Nintendo's Hate/Hate Relationship With Mobile NEEDS To Change

Features Damien McFerran 11:19, 19 Aug 2014

The House that Mario built is on rocky ground, but does that mean it should enter the mobile phone arena?

There once was a time when portable gaming was associated almost exclusively with Nintendo. From the launch of the original monochrome Game Boy in 1989 to the release of the groundbreaking dual-core DS over fifteen years later, this Japanese company effortlessly dominated the arena of handheld gaming.

Then the iPhone happened.

Apple’s device wasn’t intended to be a world-beating gaming device; that was merely a bonus. However, slowly but surely the App Store began to fill with games, and developers realised that they could bypass the old-fashioned publishing method and earn thousands using iOS as a platform.

iOS sparked a gold-rush and a new era of experimentation which calls to mind the glory days of the Spectrum and C64.

Where does this leave the previously unstoppable Nintendo? Looking at the firm’s recent financials, it’s not a pretty place. Nintendo had to hack down the price of its new 3DS console to kick-start sales. The machine is now selling in better quantities, thanks to a combination of the aforementioned reduction and a flood of amazing games, such as Super Mario 3D Land, but could hardly by considered a MASS product. Ditto for its Wii U.

Surveys reveal that the aspirations of many children have changed; they want iPhones and iPads now, with the 3DS (and Wii U) ranking much further down the wish list.

Nintendo has long claimed that it is not in competition with smartphones, but that argument isn’t really holding water any more. Is it now time for Nintendo to consider a well-planned assault on mobile? Investors seem to think so - they recently said that they’d like the firm to diversify and move into smartphone development.

Given Nintendo’s history, it’s unlikely that the Kyoto firm would be happy to develop BIG, bread-winning titles like Mario Kart 8 for a device like the iPhone. The company has traditionally seen hardware and software as a union, not only because it allows for some amazing games, but because it leads to larger profits.

Pokemon Comes To iPad

Nintendo is now beginning to take its first tentative steps into the mobile arena with the release of a Pokémon title for iOS. As launches go this is about as safe as Nintendo could play it –– but at least the company is beginning to warm to mobile. The game itself, which his based on the Pokémon Trading Card game will launch on iPad later this year. 

Still, the arrival of Nintendo on iPad is still rather underwhelming, as RE/CODE points out: “It’s not really the sort of Nintendo experience some fans have been waiting for. The creative efforts that serve its desire to be different are still clearly focused on its troubled home console, the Wii U, and its bundled touchscreen controller.”

A Nintendo Phone? 

The notion of a Nintendo phone is a mouth-watering one, but could the company possibly succeed where Sony has failed? The Xperia Play struggled at retail, despite the obvious PlayStation branding. Clearly, fighting a mobile war is very different to fighting a handheld console war, and going head-to-head with Apple leaves Nintendo at something of a disadvantage.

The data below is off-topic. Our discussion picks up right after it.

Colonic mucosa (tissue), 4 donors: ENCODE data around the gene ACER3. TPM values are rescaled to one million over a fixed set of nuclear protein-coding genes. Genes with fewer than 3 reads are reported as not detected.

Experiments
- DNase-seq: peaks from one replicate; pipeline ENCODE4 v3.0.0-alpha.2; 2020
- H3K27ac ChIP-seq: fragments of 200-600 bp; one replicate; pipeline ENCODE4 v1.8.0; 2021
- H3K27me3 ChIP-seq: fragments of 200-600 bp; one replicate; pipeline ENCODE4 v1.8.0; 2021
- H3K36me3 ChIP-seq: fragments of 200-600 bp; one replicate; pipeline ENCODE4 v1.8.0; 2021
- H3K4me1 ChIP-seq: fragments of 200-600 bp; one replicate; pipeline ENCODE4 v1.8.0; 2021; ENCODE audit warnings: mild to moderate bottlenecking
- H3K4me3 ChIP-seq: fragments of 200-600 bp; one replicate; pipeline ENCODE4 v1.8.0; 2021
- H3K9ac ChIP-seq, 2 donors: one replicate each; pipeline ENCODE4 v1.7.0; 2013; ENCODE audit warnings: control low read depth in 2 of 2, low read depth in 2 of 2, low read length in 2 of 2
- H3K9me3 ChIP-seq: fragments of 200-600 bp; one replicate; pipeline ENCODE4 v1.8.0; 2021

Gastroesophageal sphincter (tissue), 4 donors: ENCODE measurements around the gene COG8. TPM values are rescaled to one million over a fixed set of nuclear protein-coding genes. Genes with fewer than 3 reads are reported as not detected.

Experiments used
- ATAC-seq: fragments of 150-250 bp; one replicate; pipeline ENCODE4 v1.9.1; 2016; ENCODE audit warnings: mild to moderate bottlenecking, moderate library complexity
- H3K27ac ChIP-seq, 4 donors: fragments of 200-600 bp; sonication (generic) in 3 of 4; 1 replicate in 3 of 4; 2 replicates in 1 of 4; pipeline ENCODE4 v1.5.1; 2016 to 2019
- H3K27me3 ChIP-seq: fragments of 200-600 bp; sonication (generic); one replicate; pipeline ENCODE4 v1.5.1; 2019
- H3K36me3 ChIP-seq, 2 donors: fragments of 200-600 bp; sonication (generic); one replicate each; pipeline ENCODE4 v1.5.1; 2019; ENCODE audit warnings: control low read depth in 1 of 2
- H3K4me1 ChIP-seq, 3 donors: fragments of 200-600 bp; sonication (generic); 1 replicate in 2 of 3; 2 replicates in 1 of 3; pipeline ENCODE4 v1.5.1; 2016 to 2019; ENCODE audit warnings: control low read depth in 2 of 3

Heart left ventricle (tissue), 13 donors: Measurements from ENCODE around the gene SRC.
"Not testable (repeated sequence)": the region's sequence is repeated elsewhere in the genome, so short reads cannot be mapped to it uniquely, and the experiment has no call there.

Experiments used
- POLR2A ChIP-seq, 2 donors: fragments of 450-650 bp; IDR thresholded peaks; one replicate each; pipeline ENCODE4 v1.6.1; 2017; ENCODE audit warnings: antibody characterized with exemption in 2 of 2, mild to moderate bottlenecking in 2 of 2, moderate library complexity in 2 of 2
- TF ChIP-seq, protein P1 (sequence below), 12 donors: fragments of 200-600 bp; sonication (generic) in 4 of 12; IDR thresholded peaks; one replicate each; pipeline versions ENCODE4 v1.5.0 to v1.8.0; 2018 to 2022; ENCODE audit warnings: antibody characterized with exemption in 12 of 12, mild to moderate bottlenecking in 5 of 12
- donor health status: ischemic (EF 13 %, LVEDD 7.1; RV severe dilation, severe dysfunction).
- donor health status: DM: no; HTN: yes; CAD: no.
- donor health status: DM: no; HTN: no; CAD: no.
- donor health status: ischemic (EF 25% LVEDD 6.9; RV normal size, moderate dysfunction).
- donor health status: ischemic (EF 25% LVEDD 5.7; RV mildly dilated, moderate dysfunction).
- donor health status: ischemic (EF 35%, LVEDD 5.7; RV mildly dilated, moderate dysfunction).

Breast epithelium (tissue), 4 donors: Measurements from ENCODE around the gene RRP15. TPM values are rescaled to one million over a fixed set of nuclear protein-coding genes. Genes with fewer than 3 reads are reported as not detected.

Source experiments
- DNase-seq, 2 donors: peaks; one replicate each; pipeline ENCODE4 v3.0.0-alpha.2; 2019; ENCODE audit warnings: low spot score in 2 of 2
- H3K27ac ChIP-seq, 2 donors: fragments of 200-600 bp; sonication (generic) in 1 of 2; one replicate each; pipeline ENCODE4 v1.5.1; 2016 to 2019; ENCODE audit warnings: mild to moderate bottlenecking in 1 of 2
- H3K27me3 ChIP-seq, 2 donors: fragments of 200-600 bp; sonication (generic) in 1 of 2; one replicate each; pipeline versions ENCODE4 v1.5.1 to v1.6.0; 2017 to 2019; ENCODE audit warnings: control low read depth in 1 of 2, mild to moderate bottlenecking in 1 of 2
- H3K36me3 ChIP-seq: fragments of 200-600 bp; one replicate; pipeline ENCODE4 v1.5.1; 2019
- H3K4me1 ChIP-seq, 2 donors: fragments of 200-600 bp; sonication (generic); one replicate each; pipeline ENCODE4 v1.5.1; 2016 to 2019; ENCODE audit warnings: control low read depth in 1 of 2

Apple has tremendous cachet in the smartphone arena, and its products are seen as desirable status symbols. Even amongst gamers, Nintendo isn’t necessarily viewed in the same light. With reports that mobile buyers were put off by the Xperia Play because it looked too much like a games console, it’s pretty obvious that any self-respecting mobile customer is going to be equally embarrassed by the prospect of owning a ‘Mario’ phone - if not more so.

However, one thing is almost certain - as a gaming device, a Nintendo phone would be without equal. Nintendo is arguably the best games developer in the world, and if it were given the opportunity to run riot on a touchscreen, the results would be amazing. Nintendo recently launched a game on 3DS called Pullblox, a modest 3D puzzler which has more playability and entertainment value than a thousand iOS titles put together. The mere thought of what the company could achieve on a mobile device has us positively salivating.

Convergence isn’t just a concept any more - it’s happening right now, as is evidenced by the iPhone and the numerous Android handsets available right now. Consumers are demanding devices which cover all of the bases; telephone calls, internet, gaming, photography and media playback all need to be available in one place now. It stands to reason that sooner or later, Nintendo is going to have to join the party if it wishes to remain relevant.

However, there’s a school of thought which says that people are slowly starting to rebel against convergence, as it traditionally results in devices which are jack of all trades, master of none. As great as touch-screen gaming is, you simply cannot beat proper controls when it comes to interactive entertainment.

Whatever the future holds for Nintendo, it’s clear that the company is shaken. It has seen its previously unassailable dominance destroyed by manufacturers which have no real heritage in the gaming sector. It would be very foolish to bet against the company which practically invested the concept of gaming on the go, but one can’t help but feel that the next few years are going to be tough for Nintendo - although it has arguably weathered much worse storms in the past.

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